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Soda Giant Focuses on the Hip Health Drink Kombucha

Nobody can have missed how kombucha, the trendy health drink, has popped up on store shelves everywhere. The drink, initially a mystical bottle found in only well-stocked health stores, is now widely available in countless flavor varieties and is seen among the hippest restaurants and cafes. Even grocers have hopped on the bandwagon and filled their fridges with kombucha. So, is kombucha just a trend? Hardly.

Kombucha is actually a brew several thousand years old originating in Korea where it was well-regarded for cleansing the body of toxins and restoring energy. It is usually made from a base of black or green tea which is fermented with sugar as well as a type of bacterial culture or tea-sponge called the symbiotic culture of bacteria and yeast (SCOBY). With proper nursing, SCOBY multiplies and through its offspring can live eternally. The web is brimming with articles about kombucha’s many healthy benefits, but whether it’s really a miracle or not has yet to be determined. So far, there is unfortunately no sufficient scientific evidence that it cleanses the blood from poisons, affect cholesterol levels, blood pressure, or protects against diabetes. Some exciting findings have been made after scientists have tested the beverage in animals, but we are still waiting for the results that show how it affects the health of humans.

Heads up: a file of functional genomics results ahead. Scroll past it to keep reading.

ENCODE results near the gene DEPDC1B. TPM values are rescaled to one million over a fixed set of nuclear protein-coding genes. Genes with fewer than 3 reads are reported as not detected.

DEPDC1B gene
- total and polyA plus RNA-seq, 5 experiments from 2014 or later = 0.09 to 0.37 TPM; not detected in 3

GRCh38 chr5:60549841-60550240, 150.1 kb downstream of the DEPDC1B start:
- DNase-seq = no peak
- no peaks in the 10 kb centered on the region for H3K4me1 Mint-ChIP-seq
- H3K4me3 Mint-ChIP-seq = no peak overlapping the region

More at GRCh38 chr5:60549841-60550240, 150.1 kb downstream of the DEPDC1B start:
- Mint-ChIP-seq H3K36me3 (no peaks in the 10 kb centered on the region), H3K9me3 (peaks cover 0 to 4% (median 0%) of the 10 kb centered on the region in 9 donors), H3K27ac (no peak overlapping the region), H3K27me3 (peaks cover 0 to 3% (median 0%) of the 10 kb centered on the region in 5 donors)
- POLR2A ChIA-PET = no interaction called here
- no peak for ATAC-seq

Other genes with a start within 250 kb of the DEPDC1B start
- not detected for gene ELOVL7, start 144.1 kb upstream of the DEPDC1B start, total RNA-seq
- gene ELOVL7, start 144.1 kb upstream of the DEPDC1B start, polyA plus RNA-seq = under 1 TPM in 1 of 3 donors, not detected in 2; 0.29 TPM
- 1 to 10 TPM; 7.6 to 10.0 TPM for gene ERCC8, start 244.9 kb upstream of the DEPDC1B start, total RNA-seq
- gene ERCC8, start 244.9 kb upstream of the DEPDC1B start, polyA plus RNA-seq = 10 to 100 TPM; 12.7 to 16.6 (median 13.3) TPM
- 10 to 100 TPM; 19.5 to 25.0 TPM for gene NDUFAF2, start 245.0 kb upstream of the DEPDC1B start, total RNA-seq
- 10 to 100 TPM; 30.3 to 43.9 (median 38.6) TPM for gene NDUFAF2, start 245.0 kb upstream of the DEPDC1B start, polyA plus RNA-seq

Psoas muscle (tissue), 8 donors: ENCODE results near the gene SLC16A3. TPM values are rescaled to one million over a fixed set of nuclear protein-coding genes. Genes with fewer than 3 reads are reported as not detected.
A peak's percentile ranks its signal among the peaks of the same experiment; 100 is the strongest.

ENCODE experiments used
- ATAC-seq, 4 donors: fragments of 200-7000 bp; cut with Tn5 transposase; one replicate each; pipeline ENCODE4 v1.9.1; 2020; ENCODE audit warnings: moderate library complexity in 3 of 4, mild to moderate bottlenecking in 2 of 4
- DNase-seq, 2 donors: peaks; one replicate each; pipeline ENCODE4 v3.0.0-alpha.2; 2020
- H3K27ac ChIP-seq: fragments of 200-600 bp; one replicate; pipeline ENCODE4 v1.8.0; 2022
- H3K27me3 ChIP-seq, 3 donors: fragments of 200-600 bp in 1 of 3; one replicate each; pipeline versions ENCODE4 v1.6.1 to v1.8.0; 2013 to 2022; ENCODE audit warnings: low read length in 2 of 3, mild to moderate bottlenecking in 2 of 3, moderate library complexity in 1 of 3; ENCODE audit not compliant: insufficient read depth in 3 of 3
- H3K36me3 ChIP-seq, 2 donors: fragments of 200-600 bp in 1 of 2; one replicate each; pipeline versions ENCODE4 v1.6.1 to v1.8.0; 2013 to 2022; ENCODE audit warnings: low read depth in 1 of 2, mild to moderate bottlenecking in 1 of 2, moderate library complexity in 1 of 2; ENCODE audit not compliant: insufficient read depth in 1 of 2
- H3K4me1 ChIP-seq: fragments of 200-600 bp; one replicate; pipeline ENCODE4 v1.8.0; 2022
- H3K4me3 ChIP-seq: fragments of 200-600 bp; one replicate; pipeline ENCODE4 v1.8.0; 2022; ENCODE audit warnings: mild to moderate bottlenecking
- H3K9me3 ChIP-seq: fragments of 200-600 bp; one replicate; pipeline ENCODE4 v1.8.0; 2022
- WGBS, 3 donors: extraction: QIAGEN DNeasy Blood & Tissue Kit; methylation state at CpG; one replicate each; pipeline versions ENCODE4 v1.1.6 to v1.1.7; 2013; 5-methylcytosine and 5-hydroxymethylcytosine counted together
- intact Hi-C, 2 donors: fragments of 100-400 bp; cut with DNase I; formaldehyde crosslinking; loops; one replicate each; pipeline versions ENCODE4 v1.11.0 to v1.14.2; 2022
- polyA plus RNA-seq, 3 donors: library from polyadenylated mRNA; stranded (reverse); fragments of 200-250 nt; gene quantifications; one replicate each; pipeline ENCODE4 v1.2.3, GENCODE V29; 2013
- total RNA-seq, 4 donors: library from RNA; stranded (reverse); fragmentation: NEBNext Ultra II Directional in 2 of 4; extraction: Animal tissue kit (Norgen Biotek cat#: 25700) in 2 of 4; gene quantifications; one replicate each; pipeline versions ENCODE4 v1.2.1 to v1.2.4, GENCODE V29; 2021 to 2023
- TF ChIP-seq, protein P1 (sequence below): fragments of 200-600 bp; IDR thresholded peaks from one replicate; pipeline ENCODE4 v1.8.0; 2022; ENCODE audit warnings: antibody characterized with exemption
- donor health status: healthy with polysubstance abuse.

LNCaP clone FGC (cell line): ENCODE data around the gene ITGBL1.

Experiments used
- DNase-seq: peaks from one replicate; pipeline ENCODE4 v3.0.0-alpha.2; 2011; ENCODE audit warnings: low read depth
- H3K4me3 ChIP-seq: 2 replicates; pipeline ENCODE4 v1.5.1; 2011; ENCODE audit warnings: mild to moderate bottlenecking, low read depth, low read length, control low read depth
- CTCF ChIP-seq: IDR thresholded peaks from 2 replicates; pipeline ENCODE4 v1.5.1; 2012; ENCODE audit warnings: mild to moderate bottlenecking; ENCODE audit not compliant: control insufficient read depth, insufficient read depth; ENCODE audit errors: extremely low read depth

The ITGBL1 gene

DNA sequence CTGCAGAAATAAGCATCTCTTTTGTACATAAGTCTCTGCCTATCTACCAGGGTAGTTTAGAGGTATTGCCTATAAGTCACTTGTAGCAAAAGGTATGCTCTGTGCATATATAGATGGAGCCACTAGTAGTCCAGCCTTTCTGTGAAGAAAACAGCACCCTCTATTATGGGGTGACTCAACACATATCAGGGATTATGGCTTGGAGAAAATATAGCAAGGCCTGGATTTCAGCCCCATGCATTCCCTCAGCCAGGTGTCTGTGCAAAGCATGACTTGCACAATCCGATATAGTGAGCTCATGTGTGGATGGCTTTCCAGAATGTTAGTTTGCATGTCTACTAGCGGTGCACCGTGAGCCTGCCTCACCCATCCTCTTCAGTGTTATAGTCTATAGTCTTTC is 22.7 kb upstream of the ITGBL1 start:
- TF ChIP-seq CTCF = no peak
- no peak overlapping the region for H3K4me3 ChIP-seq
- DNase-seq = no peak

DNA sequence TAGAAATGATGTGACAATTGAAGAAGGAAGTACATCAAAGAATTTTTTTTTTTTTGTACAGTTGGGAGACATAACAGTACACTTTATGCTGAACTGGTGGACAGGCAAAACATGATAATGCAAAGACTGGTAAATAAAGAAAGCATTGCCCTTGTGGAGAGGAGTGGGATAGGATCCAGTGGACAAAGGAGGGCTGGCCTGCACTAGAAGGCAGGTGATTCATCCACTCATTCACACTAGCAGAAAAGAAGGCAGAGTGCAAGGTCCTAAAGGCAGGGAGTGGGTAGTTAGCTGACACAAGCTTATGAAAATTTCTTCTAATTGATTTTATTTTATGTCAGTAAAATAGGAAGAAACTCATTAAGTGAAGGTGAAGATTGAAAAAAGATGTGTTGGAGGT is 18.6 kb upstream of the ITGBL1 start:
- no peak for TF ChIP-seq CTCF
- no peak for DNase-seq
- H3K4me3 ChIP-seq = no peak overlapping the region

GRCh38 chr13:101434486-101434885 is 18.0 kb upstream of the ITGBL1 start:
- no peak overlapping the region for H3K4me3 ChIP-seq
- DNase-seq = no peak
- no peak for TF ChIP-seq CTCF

Enough about that. Fall’s most exciting news on the subject is that soda giant Coca-Cola is getting on board this trend and will begin to sell kombucha. Coca-Cola has not only acquired the British coffee chain Costa but also bought the Australian company Organic & Raw Trading Co., which invests heavily in kombucha. Apparently, this is one of many steps the company will take to maintain its place as a drink manufacturing giant and gain a stake in an increasingly health conscious market.

We just hope that Coca-Cola chooses to make as pure and natural kombucha as possible. Some bottles sold in stores today unfortunately contain unnecessarily large amounts of added fruit juice and sugar, which in our eyes destroys the entire idea behind ​​the drink. It’s a bit like, sitting on a carefully folded origami figure or drawing with a pen on a real Picasso.

Either way, we like kombucha and welcome hip health trends that help to remove soda from the shelves. Our prediction is that kombucha is here to stay.

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